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Walking the thin line : Ishikawa Sanshirō and Japanese anarchism

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Title: Walking the thin line : Ishikawa Sanshirō and Japanese anarchism
Author: Schnick, Daniel William
Degree Master of Arts - MA
Program History
Copyright Date: 1995
Abstract: Ishikawa Sanshirō (1876-1956) was a political dissident and social activist during Japan's rapid yet troubled transformation into modern nationhood. Ishikawa believed that one's ideal life and destiny is growth and development in self-disciplined freedom, a conviction he articulated through political and philosophical discourses that emphasized humanistic principles. This view diametrically opposed state efforts to control one's destiny and growth vis-à-vis nation-state authoritarianism, articulated through discourse that emphasized state-endorsed national ethos and conformity. The agent of Ishikawa's opposition to state practice and ideology was 'counter' practice and ideology that simultaneously tried to resist and undermine state authoritarianism. Ishikawa reconciled his 'counter' practice and ideology with state suppression and his desire to fulfill his humanistic commitment, a feat that required him to walk a thin line between the pitfalls that compromised the beliefs or ended the careers of so many of his peers. Although Ishikawa wrote prolifically all his life, his place in the historical 'web' has been largely disregarded. The task of determining Ishikawa's 'place' is thus contingent upon surveying a few select primary sources (literature from various instances in Ishikawa's career) and secondary accounts of Ishikawa's actions and beliefs. This analysis will reveal the nature of Ishikawa's 'counter' practice and ideology within its socio-political environment from 1900 to 1950. (Note: Japanese long vowels are designated as follows: ū, ō.)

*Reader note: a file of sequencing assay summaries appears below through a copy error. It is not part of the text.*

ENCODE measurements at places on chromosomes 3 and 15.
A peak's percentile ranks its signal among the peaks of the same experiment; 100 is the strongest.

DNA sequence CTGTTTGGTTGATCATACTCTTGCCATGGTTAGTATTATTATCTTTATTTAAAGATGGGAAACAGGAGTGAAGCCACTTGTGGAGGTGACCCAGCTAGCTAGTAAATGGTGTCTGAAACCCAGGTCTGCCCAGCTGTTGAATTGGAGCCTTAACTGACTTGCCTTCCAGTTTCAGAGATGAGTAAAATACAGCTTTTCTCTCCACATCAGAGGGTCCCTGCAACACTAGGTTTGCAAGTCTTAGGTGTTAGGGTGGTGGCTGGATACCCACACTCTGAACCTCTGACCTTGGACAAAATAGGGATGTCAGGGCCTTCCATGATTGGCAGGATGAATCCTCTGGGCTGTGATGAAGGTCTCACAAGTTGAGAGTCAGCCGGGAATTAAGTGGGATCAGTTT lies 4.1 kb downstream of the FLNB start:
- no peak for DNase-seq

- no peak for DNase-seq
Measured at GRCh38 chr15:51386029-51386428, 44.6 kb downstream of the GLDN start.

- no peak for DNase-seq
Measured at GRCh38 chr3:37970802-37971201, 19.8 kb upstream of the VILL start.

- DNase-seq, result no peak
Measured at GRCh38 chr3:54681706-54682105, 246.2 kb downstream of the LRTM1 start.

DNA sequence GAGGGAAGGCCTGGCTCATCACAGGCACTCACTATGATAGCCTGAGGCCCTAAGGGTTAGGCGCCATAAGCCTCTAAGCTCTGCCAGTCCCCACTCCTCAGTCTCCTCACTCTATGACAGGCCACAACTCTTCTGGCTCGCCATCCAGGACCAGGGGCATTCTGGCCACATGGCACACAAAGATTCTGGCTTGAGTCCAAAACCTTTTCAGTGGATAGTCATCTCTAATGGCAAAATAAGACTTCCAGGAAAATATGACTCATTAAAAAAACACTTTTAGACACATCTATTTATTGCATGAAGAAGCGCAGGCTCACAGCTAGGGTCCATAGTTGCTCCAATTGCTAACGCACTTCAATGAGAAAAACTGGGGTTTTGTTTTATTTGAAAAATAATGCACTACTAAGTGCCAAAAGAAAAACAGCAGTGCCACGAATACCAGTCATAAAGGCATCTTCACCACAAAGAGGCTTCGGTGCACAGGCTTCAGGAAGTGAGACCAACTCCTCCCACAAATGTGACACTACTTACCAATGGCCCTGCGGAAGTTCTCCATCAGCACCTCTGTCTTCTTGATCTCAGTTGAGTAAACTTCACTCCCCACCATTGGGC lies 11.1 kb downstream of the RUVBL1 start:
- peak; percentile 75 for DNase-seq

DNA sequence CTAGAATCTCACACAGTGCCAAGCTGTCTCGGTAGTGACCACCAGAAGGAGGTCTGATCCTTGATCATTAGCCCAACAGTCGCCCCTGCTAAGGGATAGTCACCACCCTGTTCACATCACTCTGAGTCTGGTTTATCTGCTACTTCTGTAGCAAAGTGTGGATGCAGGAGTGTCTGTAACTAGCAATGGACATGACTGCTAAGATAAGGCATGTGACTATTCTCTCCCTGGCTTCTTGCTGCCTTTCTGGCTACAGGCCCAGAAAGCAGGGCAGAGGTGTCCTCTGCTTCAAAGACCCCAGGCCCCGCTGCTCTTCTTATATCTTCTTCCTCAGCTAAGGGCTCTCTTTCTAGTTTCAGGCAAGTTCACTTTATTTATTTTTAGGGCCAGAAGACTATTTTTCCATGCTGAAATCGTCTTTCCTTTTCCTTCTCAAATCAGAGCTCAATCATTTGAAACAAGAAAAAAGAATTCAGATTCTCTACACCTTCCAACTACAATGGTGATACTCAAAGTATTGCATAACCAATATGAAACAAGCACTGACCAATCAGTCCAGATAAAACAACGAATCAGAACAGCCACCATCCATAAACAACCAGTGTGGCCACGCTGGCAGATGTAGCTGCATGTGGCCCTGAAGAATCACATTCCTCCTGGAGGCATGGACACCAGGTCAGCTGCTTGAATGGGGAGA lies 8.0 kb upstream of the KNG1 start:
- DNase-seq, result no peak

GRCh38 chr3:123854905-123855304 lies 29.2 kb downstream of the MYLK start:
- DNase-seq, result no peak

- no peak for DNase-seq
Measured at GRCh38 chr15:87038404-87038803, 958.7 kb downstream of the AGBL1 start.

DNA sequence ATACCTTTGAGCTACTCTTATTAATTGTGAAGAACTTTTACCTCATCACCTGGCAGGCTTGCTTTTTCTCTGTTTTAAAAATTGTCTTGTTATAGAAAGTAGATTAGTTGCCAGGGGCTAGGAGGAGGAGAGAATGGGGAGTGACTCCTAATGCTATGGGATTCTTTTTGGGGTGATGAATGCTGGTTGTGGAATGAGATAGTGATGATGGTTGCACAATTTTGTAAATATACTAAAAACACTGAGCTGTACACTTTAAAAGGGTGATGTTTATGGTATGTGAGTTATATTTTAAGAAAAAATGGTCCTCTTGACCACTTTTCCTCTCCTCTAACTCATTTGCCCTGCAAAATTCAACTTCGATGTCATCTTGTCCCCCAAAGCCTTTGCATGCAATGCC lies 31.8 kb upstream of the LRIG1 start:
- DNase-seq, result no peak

URI: http://hdl.handle.net/2429/3968
Series/Report no. UBC Retrospective Theses Digitization Project [http://www.library.ubc.ca/archives/retro_theses/]

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